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I don't know what the issue is but EVERYBODY seems to be avoiding this. I contrast this with seemingly trivial items like the nut that holds the lead wire on the oil pressure switch or the air bleeder screw on the thermostat housing, both of which are spelled out in the service manual. Am I missing something?
In the servicing information section of the manual, after the table listing specific torque figures for many of the bolts, there's a generic table of torques. The manual mentions:

For other nuts and bolts not listed in the preceding page, refer to this chart:
Do you have reason to assume that the torque listed there for "conventional bolts" would not be applicable?
 

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I'm aware of those generic torques and they may well be applicable, though the 4 ft-lb seems a bit low and the 7 ft-lb seems high. Batteries are very commonly connected by owners and it's important to make a good connection. This is complicated by the battery terminal screws normally having a dual hex/cross recess drive head. Comments like Geesxara's are common with regard to no-start problems. So I'd expect Suzuki to nail down the tightening procedure with specific recommendations - as they do for every other important bolt. Yet they duck the issue. I originally thought that the reason might be that the battery is non-Suzuki and replacement batteries from other manufacturers are commonly used. So the battery manufacturer might be the place to look. But the manufacturers duck it too. I'm wondering if there's some sort of issue, ex. product liability, that has everybody avoiding the matter.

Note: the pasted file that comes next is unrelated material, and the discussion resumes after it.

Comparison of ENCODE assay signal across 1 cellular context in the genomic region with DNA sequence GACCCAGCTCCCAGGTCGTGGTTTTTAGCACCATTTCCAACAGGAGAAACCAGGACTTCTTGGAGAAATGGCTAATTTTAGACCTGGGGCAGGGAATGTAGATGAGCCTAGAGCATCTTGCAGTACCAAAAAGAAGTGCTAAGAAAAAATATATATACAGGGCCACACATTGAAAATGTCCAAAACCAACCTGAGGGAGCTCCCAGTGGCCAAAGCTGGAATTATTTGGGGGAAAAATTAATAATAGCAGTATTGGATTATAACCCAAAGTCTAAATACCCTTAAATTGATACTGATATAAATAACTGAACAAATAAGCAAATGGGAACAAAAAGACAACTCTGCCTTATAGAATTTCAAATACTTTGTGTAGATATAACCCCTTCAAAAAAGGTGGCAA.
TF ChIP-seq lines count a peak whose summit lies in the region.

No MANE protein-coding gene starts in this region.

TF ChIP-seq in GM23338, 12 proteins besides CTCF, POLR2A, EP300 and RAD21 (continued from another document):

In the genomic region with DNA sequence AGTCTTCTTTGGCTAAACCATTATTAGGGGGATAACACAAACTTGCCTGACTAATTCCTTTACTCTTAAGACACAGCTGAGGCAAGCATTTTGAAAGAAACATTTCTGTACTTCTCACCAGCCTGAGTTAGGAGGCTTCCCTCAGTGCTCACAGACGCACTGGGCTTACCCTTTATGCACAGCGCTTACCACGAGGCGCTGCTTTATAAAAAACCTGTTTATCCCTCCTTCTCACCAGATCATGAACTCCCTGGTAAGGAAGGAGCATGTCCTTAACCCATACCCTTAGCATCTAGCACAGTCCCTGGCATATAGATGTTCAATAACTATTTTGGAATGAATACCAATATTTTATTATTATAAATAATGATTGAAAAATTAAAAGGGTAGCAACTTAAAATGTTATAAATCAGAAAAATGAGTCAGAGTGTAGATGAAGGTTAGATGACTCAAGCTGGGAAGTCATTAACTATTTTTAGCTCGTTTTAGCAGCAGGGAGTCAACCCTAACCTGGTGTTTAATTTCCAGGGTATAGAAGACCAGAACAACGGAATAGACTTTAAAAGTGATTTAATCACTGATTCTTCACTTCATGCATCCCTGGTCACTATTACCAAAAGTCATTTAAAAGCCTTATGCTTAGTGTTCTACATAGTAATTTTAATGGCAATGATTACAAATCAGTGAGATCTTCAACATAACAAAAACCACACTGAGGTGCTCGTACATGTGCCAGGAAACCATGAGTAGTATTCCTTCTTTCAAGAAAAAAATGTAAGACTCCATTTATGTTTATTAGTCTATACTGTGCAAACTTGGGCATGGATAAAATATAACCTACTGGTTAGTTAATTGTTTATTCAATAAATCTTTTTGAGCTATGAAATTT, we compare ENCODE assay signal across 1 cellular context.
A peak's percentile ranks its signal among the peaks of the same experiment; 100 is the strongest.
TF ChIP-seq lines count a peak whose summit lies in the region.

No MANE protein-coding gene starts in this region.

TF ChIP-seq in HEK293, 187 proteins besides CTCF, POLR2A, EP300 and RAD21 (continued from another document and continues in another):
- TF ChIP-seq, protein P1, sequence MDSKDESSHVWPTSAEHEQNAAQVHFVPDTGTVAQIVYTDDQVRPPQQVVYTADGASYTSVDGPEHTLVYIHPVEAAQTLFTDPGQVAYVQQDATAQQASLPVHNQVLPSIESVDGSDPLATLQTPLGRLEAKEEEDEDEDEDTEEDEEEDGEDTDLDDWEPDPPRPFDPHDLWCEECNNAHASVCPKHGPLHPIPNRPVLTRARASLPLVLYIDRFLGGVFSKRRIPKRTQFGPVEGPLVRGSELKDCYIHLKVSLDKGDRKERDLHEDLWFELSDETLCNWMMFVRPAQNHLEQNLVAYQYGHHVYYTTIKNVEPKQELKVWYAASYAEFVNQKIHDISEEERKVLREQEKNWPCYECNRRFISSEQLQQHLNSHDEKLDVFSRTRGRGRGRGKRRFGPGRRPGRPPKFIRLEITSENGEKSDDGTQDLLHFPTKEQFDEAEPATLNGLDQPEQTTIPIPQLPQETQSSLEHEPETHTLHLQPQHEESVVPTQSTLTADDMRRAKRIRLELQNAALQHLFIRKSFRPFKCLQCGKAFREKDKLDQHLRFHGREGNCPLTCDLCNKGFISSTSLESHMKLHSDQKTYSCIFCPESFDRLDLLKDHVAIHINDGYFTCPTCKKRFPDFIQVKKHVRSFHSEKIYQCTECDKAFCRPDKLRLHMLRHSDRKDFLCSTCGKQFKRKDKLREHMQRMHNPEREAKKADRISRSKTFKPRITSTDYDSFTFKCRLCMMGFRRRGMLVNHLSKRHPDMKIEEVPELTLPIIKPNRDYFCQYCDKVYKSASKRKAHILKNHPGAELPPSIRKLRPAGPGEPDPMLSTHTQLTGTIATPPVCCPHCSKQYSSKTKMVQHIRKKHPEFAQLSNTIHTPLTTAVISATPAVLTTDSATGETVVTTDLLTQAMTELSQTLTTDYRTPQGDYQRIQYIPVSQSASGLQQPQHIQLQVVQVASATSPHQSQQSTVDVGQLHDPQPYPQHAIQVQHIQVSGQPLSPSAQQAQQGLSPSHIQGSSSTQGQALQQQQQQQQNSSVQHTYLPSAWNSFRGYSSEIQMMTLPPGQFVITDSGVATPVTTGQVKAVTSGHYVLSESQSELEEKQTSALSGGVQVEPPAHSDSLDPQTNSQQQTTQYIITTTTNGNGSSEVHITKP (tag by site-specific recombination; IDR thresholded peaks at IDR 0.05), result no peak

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YUASA does seem to provide terminal torques for some battery models, although I could find no such figure for the ones typically used with motorcycles. In the linked PDF though, the given figure is 2.45 Nm, which is not too far off the 3Nm figure given in the manual for "conventional" M5 bolts (which is what the E-type terminal mentioned in the sheet seems to be using).
 

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Yuasa UK lists some torques for non-motorsports batteries here. These are for "Industrial Applications" but seem to include golf cart and mobility scooters. I mentioned as much when I contacted Yuasa USA. They seem to roughly correlate with screw size but I figured the simplest thing to do was to ask as surely they would know, only to get that silly response.

Shorai got back to me and pointed out that the instructions provided with their batteries include a torque recommendation. It's 24 in-lbf or just over 2 ft-lbf maximum. This is much lower than I expected, particularly since an M6 screw is used. Note that it's essentially half of the generic torque in the service manual. Shorai also makes a larger capacity battery with what they refer to as a type 3 case. It also uses M6 screws but the torque is up to 68 in-lbf (5.7 ft-lbf) there. That's what my gut tells me to use. So it seems that only Shorai provides a torque and it is so low as to be questionable.